Table of Contents
- 1 Etymology
- 2 Fig varieties
- 3 Planting fig tree
- 4 Growing fig tree
- 5 Diseases
- 6 Pests
- 7 Fig uses
- 8 History and facts
Fig (lat. Ficus carica L.) is known as one of the oldest cultivated fruit species native to Asia, and it belongs to the mulberry family (Moraceae). It is a deciduous tree that is widely popular for its juicy fruits, and its lifespan ranges from 50 to 70 years. It grows up to 10 m in height and has a broad canopy with long but weakly branched branches.
Fig is a subtropical fruit species and is sensitive to cold, but tolerates different soil types. As such, it grows best in areas of Mediterranean climate, but can also be grown in continental parts, provided that a suitable microlocation is selected, i.e. a terrain with favorable climatic and pedological characteristics.
Fig flowers are unisexual, have an unusual structure and are gathered within the flesh thickening. Flowers are pollinated by the wasp fig (Blastophaga psenes). Flowering time is from May to August.
Depending on the variety, the fig bears fruits once or twice a year. They are pear-shaped, 3 to 8 cm (1.5 to 4 in) in size, and when ripe, they are yellow-brown or dark purple on the outside and reddish on the inside. It has a very well-developed root system that enables high drought tolerance as well as successful development on uncultivated surfaces. It easily adapts to the soil structure, so in search of water, it can penetrate through cracks in the rocks.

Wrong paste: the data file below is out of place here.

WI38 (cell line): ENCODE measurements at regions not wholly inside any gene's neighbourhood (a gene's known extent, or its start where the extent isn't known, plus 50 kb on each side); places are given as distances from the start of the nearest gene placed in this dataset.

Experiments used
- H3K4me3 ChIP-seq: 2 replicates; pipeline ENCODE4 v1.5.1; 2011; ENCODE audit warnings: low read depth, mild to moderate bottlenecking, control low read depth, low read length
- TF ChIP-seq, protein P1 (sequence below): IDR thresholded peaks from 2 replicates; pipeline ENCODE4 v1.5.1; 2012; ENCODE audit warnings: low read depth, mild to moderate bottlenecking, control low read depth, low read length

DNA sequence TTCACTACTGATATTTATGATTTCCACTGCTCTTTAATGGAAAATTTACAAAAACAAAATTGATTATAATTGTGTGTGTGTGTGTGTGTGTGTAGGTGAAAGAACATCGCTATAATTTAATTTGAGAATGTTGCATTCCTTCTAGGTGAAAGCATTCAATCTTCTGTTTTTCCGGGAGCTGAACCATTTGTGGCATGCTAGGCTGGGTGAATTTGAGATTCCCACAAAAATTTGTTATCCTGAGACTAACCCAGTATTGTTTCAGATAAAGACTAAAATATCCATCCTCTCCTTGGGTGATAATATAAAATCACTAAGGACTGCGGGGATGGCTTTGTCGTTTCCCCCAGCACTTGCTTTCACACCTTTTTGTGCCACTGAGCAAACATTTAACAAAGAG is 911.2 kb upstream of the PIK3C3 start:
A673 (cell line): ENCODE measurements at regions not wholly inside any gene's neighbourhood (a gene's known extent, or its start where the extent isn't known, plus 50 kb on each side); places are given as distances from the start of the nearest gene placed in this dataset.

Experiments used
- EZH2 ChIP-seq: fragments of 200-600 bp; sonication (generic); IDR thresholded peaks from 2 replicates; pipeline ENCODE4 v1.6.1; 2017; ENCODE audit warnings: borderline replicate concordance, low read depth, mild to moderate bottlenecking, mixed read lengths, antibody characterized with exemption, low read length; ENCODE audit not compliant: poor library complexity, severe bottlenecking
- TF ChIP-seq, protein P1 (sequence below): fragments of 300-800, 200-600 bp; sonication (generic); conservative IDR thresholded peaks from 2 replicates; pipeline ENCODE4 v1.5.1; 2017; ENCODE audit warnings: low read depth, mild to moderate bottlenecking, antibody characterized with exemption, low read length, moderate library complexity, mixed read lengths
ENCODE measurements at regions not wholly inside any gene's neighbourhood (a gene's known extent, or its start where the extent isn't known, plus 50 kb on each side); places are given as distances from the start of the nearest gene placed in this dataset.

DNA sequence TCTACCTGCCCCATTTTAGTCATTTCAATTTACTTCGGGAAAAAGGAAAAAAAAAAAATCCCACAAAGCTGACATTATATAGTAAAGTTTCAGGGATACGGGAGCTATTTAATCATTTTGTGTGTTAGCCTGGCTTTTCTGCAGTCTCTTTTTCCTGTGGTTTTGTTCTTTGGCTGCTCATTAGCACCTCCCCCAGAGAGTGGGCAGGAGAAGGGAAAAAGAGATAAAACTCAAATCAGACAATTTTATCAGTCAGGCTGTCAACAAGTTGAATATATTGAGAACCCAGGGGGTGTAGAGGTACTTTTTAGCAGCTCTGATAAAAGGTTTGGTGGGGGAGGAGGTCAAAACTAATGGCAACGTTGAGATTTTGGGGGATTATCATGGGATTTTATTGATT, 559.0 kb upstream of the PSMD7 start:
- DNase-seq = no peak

Word "fig" comes from the Middle English word "fygge" which is borrowed from Anglo-Norman word "figue", Vulgar Latin "fica", Latin "ficus", Old Occitan "figa" and Old French "figue". Ancient Greeks called it "sûkon" while English sycophant is "tûkon".
The word "fig" was first recorded in English in the 13th century and it was one of the first plants that were cultivated by humans. According to the Hebrew Bible, Adam and Eve used the fig tree leaves to cover themselves after they ate the fruit from the Tree of knowledge (Genesis 2:16-17) after they realized they were naked (Genesis 3:7).
Varieties of edible figs differ in ripening time: monocotyledonous and dicotyledonous and the color of the skin of the fruit: black and white. Monocotyledonous bear summer-autumn fruits and dicotyledons give the first fruits at the end of June, and the second crop at the end of August. The most commonly grown varieties are Brown Turkey, Fitto ottato, Petrovaca and Sharaguja that originates from Croatia, Celeste, Chicago Hardy, Weeping Fig, Creeping Fig Indian Banyan, Cluster fig, and Fiddle leaf fig
The brown turkey fig is a species that belongs to the common fig tree (lat. Ficus carica) and can be cultivated as a shrub or a small tree. It provides sweet edible fruits that can be found at supermarkets. As a young tree, it is green, but after it matures it becomes deep purple with a velvety exterior. The fruits are soft, orange-pink with rich sweet flesh.